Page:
It’s done! The high field magnet is consistently producing magnetic fields of approximately 26 tesla (T) and staying at this value over extended periods of time. And all this in spite of the fact that 26 T exceeds the original 25-T goal; in other words, the magnet turns out to be even stronger than anyone had hoped for. On Thursday afternoon, October 16, 2014, Dr. Peter Smeibidl who heads the HFM’s team of eight was able to report on their success and thank everyone involved with setting up the complex high field magnet with its own cooling systems and 4-megawatt power supply.
The new high field magnet is what’s known as a hybrid system consisting of one normally conducting and one superconducting coil that are connected in series. This new approach was developed at the National High Magnetic Field Laboratory (NHMFL) in Tallahassee, Florida, USA. The goal was to build a high field magnet capable of producing the most powerful magnetic fields anywhere in the World for neutron scattering experiments.
New insights into quantum phenomena in matter
This is something not only HZB scientists but researchers from around the World have been waiting for – because certain quantum physical phenomena in matter can only be clearly visualized in the presence of extreme magnetic fields and, in many cases, neutrons are the ideal probes to use, a combination only the HZB will be able to offer. In the presence of these extreme, 20-tesla and greater magnetic fields, new order states and phase transitions in high temperature superconductors, new IT materials, and other samples could, for the first time ever, be experimentally investigated.
Overall, the first implementation of the HZB’s high field magnet went comparatively smoothly. “We were able to address most of the issues, which arose during testing really quickly,“ says project coordinator Dr. Hartmut Ehmler. This shows that quality control measurements during production of the coils and the set-up of the magnet system did work well.
Some weeks ago, the HFM team did start testing the two magnets in series: Ramping up power from zero to only 1,000 A and greater. In the process, the team tested how the system would respond to changes in current intensity (induction), which forces and voltage spikes occurred in the process, and whether or not this was consistent with previous calculations of the magnet’s performance.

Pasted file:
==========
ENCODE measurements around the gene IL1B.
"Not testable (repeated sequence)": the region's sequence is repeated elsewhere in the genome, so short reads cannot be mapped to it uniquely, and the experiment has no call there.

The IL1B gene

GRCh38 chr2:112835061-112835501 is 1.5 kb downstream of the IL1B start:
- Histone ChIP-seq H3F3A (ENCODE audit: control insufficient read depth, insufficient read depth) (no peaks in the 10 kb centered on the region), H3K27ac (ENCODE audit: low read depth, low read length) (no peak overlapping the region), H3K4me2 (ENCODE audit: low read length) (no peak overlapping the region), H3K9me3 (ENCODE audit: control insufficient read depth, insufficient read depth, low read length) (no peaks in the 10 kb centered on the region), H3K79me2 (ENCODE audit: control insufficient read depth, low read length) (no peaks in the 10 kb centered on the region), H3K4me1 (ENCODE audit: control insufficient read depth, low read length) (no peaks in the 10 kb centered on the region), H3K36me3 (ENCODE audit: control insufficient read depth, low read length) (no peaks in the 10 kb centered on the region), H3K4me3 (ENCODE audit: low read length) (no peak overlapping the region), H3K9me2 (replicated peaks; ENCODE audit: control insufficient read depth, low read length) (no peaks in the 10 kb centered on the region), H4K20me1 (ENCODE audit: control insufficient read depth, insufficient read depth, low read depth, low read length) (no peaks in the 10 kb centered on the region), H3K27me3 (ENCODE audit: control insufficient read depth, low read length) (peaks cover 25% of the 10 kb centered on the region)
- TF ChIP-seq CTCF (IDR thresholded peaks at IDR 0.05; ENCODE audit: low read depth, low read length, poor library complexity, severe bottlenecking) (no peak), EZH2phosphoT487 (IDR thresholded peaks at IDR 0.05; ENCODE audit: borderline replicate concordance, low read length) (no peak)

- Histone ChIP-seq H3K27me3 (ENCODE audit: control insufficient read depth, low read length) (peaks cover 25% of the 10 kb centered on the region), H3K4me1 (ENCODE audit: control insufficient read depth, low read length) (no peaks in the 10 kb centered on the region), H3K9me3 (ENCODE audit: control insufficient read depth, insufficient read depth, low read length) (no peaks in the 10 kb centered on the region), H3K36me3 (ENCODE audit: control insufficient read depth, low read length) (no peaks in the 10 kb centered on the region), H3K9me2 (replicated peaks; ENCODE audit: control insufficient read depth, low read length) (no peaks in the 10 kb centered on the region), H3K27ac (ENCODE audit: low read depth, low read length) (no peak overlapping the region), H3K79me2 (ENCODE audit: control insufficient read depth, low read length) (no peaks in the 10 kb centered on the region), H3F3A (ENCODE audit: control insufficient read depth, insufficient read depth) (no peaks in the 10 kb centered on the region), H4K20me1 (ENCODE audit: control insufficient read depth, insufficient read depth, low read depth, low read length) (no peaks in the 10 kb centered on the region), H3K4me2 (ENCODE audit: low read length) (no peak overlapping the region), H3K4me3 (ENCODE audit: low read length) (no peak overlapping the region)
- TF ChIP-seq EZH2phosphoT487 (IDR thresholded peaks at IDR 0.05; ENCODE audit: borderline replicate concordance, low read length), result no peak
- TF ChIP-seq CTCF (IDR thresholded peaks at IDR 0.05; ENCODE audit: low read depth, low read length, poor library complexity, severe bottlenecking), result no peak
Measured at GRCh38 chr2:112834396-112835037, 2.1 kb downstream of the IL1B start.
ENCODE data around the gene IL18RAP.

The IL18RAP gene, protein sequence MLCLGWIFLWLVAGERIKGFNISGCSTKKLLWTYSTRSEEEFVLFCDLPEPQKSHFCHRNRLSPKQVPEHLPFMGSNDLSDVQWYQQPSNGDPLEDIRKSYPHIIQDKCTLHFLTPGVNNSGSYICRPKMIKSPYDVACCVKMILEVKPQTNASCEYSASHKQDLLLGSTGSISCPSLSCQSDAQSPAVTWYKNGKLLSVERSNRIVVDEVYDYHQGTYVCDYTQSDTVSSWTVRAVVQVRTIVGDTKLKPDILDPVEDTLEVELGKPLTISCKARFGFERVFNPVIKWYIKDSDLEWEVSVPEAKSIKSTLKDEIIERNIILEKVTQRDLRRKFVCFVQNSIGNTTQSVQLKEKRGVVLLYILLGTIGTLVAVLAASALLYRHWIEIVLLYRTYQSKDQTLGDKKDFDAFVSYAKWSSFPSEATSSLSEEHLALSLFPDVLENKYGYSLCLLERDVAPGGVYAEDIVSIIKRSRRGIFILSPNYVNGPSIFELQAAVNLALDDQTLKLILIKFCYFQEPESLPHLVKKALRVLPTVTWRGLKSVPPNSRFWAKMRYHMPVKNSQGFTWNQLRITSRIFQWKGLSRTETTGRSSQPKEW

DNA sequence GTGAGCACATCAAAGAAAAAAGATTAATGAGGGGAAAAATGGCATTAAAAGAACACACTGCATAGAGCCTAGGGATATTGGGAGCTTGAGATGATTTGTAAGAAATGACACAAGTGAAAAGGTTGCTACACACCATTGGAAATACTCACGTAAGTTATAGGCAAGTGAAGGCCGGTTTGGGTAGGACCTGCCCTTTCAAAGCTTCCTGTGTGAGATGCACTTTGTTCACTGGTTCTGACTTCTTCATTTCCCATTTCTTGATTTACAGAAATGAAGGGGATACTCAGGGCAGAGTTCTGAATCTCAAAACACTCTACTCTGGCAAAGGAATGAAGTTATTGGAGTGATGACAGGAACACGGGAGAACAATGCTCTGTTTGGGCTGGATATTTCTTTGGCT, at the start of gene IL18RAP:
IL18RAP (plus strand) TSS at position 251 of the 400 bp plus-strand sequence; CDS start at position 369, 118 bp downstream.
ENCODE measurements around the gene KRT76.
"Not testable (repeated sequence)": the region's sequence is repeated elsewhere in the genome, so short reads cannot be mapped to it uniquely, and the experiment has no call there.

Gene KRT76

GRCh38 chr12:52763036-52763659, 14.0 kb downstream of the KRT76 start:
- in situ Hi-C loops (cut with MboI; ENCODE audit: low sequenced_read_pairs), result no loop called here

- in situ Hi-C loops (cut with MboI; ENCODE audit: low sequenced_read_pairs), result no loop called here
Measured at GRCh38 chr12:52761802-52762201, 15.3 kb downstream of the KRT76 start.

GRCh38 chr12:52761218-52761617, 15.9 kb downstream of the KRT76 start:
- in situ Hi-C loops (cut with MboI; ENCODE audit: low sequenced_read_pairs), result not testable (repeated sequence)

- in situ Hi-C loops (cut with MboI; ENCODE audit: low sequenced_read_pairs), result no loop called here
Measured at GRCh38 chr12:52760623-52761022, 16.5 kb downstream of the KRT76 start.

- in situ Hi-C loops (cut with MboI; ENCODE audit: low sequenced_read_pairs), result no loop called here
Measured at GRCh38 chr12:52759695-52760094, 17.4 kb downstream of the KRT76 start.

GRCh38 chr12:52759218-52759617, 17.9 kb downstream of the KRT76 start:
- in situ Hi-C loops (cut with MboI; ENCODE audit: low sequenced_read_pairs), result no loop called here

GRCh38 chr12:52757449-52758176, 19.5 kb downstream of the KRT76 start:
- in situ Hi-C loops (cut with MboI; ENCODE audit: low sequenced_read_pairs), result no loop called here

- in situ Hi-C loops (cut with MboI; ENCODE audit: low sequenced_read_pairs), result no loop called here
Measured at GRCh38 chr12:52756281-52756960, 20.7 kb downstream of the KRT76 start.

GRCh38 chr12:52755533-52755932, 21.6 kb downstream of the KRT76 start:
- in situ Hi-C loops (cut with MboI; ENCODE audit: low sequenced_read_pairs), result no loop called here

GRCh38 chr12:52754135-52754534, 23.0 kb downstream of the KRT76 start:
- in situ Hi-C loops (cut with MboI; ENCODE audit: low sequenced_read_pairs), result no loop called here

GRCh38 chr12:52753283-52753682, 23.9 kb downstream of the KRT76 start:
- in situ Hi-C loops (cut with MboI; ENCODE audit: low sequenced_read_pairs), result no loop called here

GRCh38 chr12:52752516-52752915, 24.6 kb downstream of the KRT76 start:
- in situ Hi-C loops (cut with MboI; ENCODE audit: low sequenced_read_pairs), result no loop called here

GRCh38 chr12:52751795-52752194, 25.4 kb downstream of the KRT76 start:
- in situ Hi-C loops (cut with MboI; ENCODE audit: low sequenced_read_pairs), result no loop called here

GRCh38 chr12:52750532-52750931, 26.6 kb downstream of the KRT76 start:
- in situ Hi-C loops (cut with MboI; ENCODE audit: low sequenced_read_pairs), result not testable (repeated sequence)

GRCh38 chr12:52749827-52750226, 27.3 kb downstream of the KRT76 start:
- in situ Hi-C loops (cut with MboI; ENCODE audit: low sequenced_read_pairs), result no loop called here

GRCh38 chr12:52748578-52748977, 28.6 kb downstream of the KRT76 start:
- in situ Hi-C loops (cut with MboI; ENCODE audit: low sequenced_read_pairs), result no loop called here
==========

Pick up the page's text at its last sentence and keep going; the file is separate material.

The HZB team was supported by engineers from the National High Field Laboratory in Tallahassee, Florida, where both the superconducting outer coil and the inner resistance coil had been developed and built specifically for the HZB.
Until the end, everyone was on the edge
For security reasons, performance of the whole facility during an emergency shutdown and other incidents were tested. At approx. 14,000 A, which corresponds to one-half the total power, unexpected difficulties arose: The energy liberated during a controlled shutdown exceeded prior calculations and resulted in a greater-than-intended rise in the helium coolant’s temperature and pressure. To minimize the risk, over the course of the next several weeks, the cryo facility’s valves were adjusted before the tests could be continued at higher currents. Until the very end, everyone was on edge to see whether or not the last several thousand Amperes would make for additional surprises before the finish-line could be crossed. Luckily, all systems cooperated without further incidents, so that the current could be incrementally increased up to a final value of 20,000 A.
Over the next few weeks, a number of final tests will still need to be performed before the magnet will assume its place in Neutron Hall II by year-end.
Read an Interview mit Prof. Dr. Bella Lake about the scientific motivation.
Source: Helmholtz Association